Secretary of State John Kerry, Russian Foreign Minister Sergey Lavrov, and UN Special Representative Lakhdar just emerged from their discussion about a potential Geneva 2 peace conference to make brief, individual statements. Questions were not taken. According to Kerry, if progress can be made on the chemical issue he and Lavrov would likely meet in New York on or about September 28 to try to arrive at a date for the peace conference. Former US Ambassador to Syria and Senior Fellow at the Rafik Hariri Center for the Middle East
provides some initial analysis. Fred Hof Unlike the statements of September 12 in Geneva, today’s appeared to be coordinated. Kerry, for example, in the course of articulating US and Russian concern “about the death toll and destruction” in Syria emphasized “the acts of both sides, all sides that are creating more and more refugees, more and more of the humanitarian catastrophe.”
Although it is literally true that war crimes and crimes against humanity are not the sole province of the Assad regime, the recent report of the international independent commission of inquiry on Syria makes painfully clear the stark contrast between a deliberate, relentless policy of mass terror by the Assad regime and the episodic depredations of jihadist elements, whose very presence in Syria is a gift that keeps on giving to the regime. Clearly the secretary of state was going out of way to avoid dismissing a Russian view of the conflict that is, on its face, untruthful and utterly self-serving.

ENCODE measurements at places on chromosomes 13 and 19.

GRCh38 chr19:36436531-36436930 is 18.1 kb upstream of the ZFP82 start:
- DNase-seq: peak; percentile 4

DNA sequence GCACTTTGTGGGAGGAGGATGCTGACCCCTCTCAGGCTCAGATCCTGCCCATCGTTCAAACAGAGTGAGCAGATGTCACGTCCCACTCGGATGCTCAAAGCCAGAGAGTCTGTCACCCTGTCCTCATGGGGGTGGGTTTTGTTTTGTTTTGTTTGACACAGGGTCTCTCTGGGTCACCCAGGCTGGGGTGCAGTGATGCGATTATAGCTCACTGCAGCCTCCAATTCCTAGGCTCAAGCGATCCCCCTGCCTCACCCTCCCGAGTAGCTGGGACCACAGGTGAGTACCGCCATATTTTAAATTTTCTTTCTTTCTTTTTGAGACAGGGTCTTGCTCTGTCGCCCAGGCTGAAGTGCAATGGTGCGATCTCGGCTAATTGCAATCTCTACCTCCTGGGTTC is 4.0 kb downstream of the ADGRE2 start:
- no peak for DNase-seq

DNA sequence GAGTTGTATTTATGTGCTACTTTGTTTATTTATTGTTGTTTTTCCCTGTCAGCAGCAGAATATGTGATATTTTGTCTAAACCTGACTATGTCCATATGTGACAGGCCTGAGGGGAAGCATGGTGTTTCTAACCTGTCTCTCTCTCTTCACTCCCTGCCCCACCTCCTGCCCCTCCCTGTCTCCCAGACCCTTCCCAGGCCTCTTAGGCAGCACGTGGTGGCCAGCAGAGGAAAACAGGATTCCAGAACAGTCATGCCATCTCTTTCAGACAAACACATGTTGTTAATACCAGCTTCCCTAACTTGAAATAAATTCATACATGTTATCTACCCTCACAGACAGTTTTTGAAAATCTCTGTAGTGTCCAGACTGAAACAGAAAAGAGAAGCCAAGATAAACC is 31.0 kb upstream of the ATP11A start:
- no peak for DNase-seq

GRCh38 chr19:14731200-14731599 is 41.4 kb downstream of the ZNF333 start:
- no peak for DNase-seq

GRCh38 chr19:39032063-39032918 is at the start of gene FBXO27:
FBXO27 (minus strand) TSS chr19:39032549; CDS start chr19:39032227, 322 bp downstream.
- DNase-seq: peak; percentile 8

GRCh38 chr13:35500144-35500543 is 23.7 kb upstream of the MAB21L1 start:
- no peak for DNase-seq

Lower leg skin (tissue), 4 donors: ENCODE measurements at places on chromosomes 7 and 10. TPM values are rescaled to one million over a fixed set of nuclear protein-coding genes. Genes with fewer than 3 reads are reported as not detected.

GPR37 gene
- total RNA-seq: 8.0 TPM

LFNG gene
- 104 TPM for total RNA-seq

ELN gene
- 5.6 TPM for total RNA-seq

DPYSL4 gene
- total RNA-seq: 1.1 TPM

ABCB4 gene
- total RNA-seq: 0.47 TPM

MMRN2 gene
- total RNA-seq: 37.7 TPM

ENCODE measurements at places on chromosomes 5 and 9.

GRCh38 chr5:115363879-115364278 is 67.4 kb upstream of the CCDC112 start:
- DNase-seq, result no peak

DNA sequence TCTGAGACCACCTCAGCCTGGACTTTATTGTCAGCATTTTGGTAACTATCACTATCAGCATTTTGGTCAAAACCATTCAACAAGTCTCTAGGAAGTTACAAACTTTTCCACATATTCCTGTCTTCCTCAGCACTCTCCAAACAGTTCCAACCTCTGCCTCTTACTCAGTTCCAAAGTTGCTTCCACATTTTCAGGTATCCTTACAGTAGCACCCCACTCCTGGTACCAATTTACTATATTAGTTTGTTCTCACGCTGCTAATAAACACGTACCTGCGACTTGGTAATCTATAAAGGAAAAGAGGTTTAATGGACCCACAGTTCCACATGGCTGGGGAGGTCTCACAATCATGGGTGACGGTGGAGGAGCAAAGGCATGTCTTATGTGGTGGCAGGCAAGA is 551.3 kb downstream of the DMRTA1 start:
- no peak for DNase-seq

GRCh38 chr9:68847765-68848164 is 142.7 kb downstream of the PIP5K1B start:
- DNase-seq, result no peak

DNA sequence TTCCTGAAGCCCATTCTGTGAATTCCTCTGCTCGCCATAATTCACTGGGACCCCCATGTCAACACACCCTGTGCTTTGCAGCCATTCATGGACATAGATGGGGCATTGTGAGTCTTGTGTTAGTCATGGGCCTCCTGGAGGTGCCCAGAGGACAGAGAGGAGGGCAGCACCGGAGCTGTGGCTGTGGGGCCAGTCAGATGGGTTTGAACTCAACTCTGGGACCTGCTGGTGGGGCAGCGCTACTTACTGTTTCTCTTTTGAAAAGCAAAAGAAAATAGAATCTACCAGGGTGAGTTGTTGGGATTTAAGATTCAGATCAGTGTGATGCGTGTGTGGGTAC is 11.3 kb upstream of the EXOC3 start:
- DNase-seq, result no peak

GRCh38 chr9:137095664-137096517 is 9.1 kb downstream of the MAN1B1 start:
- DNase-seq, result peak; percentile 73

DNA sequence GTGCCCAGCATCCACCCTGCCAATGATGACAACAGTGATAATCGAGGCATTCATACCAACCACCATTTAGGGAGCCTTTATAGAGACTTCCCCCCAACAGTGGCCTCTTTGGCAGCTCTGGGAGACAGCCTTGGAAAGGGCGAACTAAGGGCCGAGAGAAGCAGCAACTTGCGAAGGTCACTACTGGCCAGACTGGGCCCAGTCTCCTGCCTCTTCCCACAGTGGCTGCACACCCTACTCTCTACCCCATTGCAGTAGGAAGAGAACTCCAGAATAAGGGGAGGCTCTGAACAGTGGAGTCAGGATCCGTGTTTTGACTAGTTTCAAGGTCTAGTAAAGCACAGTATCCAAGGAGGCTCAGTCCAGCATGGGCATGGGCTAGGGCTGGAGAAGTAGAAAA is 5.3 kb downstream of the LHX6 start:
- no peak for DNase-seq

For his part, however, Lavrov seemed to go out of his way to acknowledge that the chemical tip of the iceberg is far from the entirety of the deadly mass of ice that will absolutely sink any prospect for a political path to negotiations, compromise, political transition, peace, and reconciliation. Lavrov reaffirmed what he claimed was Russia’s support of “Kofi Annan’s initiative,” the main component of which (not cited by Lavrov) was the call on the Assad regime to implement unilaterally several de-escalatory and humanitarian measures so that peace talks might be enabled. Lavrov’s, contribution, therefore seems to be an acknowledgement that a diplomatic initiative involving chemical munitions is not the totality of what needs to be accomplished by Russia and the US to bring about Geneva 2 and eliminate the possibility of US military strikes.
Indeed, Brahimi emphasized that the chemical issue although “extremely important in itself and for itself,” is far from the totality of what needs to be accomplished diplomatically for a pathway to peace to be established. He noted the necessity of “trying to bring together the Geneva 2 conference successfully,” the essence of his own mission.
Yet after a brief hiatus following the August 21 chemical atrocity, it appears the Assad regime’s campaign of mass terror aimed at civilians has resumed. Unless it stops the prospects for a Geneva 2 peace conference are nil. Without strong Russian pressure on Assad the prospects of it stopping as a result of a regime decision are likewise nil. Time will tell whether or not Lavrov’s remarks presage a genuine effort on Moscow’s part.